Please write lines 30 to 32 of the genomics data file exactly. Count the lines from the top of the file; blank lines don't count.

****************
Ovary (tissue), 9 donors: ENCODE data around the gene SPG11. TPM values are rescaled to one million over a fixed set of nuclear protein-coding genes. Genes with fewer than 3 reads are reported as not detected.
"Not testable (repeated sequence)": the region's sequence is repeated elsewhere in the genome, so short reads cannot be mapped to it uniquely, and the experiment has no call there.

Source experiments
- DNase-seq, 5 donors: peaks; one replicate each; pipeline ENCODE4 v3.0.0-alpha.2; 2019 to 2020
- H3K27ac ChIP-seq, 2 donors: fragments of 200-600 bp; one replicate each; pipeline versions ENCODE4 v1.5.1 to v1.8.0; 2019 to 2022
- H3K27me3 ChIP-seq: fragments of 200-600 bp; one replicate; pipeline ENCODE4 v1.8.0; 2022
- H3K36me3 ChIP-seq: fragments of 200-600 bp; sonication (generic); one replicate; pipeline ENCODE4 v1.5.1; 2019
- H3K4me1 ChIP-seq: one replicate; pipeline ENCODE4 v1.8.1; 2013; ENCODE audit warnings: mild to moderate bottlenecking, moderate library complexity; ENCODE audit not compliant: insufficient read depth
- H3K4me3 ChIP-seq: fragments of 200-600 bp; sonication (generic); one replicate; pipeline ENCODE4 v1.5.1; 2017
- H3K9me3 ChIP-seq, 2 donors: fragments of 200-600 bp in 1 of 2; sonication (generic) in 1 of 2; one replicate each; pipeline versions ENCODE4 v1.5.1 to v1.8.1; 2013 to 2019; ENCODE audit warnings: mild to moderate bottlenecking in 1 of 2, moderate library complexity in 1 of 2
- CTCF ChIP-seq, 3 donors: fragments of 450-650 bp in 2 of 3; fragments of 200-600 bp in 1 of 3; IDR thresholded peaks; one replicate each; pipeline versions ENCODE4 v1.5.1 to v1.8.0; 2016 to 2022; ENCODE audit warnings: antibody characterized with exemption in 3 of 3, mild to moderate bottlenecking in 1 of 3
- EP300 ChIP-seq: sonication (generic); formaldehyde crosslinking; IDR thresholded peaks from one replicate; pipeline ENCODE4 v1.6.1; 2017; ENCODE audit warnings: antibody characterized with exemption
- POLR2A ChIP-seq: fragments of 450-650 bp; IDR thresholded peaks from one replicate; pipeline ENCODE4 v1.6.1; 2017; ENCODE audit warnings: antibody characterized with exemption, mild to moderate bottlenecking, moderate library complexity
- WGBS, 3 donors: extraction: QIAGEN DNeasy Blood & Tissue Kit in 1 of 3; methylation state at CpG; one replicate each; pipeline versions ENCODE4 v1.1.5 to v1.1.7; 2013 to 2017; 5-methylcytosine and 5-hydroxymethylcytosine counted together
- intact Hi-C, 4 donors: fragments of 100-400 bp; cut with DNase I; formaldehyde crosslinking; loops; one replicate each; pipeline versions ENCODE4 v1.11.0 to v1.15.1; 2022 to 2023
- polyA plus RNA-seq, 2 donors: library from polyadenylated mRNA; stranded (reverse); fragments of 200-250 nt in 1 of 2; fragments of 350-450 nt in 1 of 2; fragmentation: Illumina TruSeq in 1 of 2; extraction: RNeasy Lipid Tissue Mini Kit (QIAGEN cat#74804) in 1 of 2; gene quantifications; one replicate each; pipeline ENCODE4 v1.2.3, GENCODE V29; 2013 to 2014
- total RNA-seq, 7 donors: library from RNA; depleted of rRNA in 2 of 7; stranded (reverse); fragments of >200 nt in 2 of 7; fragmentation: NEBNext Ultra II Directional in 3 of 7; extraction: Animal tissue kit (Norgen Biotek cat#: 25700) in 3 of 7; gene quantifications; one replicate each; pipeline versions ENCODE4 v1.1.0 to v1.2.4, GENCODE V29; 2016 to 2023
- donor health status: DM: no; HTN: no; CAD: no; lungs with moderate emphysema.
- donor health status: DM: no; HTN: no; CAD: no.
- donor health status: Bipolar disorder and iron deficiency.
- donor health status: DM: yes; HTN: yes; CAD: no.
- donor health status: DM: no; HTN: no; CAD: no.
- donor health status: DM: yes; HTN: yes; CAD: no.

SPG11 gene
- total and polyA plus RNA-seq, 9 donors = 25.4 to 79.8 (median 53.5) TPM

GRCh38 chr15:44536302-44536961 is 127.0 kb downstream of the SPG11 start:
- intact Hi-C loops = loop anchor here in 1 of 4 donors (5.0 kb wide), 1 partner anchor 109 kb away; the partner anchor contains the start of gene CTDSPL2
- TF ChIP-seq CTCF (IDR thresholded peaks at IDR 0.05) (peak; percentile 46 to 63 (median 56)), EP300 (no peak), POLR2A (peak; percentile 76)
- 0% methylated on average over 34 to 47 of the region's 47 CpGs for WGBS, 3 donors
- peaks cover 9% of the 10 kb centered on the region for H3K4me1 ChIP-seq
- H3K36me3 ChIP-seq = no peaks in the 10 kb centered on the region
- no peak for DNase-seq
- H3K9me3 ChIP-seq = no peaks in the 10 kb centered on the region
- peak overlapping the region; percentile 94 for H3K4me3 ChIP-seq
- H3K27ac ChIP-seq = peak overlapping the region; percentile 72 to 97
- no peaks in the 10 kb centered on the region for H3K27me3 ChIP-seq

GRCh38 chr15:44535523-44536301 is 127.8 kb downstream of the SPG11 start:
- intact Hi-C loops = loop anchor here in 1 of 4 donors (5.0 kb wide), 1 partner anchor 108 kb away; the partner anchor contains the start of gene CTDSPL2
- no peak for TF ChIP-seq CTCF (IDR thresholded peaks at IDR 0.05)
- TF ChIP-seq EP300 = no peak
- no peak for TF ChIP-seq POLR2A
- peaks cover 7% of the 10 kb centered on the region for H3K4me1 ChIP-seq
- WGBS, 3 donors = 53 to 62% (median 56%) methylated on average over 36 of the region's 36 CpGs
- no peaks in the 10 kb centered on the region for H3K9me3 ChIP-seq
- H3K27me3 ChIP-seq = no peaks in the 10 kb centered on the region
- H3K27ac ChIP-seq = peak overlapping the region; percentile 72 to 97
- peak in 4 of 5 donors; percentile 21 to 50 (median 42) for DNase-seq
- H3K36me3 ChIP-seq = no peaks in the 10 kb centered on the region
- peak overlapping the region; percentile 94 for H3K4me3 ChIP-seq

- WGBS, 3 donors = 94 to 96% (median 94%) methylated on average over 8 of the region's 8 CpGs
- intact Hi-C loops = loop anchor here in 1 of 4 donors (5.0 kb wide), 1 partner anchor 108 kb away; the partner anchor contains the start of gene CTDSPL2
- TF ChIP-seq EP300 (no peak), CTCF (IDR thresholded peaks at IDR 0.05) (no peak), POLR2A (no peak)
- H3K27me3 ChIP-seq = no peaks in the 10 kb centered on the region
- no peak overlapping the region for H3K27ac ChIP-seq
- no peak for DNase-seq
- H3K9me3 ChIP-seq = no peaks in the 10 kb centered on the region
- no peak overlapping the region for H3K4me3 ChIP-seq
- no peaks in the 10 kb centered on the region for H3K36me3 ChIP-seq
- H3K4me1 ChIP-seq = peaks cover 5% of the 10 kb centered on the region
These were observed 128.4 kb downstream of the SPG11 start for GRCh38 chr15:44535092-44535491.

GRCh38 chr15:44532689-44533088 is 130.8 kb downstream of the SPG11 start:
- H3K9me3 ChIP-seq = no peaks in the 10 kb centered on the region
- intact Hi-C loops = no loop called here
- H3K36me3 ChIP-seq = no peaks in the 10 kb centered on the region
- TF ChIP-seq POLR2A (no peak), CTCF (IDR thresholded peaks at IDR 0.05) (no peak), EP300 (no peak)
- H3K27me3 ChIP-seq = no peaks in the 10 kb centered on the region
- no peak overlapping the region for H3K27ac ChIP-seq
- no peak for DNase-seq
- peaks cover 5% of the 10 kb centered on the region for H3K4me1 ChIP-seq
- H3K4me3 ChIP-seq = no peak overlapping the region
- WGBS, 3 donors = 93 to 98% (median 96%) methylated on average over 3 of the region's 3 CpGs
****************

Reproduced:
- peaks cover 9% of the 10 kb centered on the region for H3K4me1 ChIP-seq
- H3K36me3 ChIP-seq = no peaks in the 10 kb centered on the region
- no peak for DNase-seq